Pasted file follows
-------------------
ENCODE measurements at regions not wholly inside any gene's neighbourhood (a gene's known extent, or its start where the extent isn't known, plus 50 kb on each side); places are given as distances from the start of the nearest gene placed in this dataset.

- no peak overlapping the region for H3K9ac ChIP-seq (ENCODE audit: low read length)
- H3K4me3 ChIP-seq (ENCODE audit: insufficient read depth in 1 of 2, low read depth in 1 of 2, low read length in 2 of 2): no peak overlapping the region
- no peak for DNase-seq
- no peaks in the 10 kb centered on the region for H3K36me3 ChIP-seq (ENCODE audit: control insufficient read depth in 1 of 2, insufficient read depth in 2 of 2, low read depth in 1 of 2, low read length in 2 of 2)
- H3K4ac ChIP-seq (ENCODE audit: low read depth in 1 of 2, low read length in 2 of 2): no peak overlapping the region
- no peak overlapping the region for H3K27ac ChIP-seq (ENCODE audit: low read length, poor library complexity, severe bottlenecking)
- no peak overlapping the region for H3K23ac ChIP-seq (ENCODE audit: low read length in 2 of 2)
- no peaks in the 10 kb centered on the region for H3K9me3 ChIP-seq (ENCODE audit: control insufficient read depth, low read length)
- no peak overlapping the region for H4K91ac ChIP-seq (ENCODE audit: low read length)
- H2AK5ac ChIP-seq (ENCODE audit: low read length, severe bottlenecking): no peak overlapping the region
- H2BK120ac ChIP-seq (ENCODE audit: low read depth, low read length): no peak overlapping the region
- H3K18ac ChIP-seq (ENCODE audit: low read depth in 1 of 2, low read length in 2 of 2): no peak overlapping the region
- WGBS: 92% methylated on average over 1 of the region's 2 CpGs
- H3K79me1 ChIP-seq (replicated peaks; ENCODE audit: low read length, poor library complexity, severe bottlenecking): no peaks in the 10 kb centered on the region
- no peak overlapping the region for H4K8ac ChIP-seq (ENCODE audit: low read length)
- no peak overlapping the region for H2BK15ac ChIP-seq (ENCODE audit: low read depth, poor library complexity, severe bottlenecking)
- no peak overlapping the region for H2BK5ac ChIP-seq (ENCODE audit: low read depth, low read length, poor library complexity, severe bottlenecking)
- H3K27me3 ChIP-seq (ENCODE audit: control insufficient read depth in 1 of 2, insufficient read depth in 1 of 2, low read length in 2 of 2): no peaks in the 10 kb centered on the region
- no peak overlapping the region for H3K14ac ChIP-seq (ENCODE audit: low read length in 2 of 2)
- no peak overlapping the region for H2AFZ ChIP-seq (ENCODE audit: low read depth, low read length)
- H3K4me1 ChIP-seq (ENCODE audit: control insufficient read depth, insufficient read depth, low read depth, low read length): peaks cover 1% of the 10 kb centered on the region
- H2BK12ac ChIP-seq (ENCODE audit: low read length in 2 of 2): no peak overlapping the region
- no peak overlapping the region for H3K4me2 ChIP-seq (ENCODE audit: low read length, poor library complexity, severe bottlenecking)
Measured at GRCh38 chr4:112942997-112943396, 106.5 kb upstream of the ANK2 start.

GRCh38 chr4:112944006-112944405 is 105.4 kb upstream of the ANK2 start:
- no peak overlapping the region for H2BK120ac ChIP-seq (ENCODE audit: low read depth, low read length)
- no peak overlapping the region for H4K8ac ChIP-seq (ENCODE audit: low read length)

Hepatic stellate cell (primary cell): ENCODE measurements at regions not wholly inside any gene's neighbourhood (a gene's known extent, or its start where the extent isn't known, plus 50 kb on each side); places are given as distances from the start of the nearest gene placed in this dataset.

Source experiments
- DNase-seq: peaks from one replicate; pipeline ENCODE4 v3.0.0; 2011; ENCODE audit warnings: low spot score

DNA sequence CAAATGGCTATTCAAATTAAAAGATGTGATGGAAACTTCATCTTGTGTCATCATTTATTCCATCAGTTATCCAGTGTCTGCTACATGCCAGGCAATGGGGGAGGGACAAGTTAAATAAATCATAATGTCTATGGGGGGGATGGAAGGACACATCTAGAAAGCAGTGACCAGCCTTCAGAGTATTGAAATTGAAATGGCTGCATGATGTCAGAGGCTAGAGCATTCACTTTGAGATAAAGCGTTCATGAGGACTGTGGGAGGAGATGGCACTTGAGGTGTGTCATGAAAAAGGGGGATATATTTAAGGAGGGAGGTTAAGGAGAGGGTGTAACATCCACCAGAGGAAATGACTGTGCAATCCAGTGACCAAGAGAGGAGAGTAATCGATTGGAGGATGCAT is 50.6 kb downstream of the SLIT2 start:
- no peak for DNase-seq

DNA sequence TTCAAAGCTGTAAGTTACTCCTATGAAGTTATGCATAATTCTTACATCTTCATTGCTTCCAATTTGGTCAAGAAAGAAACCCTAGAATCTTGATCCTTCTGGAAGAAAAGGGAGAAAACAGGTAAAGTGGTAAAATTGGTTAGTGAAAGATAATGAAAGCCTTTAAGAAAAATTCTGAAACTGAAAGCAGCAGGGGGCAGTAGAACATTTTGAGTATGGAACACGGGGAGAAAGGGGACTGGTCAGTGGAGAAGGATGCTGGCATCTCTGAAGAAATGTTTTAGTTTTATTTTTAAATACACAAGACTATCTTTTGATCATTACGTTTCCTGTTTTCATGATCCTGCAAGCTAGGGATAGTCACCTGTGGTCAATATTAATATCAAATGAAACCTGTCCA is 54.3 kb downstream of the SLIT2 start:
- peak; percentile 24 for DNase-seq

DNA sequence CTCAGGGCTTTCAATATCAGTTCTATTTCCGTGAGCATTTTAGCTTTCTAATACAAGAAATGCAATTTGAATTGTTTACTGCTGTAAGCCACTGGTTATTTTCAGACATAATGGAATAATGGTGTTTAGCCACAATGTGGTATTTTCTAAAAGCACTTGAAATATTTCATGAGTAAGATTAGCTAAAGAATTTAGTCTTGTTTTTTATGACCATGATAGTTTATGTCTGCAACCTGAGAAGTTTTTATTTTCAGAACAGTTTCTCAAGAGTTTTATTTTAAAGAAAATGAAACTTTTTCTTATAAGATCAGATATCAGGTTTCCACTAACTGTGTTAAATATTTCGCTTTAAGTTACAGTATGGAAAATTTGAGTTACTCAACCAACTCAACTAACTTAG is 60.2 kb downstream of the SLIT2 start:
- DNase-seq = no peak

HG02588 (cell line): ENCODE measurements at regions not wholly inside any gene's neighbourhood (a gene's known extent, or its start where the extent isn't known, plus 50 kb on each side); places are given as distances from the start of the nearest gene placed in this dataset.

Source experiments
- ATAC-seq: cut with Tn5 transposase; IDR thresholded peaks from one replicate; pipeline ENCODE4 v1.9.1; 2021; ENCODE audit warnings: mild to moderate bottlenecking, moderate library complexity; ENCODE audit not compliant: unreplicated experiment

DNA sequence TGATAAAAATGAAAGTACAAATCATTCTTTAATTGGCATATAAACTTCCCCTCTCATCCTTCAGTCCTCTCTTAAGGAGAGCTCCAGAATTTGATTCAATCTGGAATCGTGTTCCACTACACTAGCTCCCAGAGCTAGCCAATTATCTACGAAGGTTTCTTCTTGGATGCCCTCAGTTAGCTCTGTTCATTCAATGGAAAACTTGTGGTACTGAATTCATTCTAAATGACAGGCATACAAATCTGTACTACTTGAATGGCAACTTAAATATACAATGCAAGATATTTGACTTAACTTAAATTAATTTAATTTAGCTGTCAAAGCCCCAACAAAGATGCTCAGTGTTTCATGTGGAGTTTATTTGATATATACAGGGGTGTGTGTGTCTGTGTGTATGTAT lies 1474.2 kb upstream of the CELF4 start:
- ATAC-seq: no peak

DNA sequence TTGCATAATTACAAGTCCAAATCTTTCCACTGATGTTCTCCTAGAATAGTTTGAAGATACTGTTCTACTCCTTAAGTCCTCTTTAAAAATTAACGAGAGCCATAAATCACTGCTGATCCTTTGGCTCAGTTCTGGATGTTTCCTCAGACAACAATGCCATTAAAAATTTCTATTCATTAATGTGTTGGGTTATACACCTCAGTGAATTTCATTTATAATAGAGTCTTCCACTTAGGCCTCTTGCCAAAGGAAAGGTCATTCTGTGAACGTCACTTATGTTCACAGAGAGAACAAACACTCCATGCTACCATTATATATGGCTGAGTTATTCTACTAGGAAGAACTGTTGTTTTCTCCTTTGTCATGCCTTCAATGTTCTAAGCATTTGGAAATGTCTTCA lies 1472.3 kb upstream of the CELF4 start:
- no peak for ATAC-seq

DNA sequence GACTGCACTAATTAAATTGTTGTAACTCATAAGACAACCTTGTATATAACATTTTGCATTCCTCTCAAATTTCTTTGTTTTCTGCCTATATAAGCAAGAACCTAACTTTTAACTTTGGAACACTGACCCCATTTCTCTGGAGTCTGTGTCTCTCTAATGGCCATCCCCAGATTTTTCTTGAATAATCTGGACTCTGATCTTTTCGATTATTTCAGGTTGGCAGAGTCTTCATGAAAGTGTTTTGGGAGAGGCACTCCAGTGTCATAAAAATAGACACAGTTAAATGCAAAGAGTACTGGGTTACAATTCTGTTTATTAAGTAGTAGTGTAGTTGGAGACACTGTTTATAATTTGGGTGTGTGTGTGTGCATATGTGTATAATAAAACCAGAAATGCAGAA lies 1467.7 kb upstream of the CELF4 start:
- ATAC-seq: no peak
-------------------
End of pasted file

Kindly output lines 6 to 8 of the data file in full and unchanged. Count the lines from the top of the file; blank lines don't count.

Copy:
- H3K4ac ChIP-seq (ENCODE audit: low read depth in 1 of 2, low read length in 2 of 2): no peak overlapping the region
- no peak overlapping the region for H3K27ac ChIP-seq (ENCODE audit: low read length, poor library complexity, severe bottlenecking)
- no peak overlapping the region for H3K23ac ChIP-seq (ENCODE audit: low read length in 2 of 2)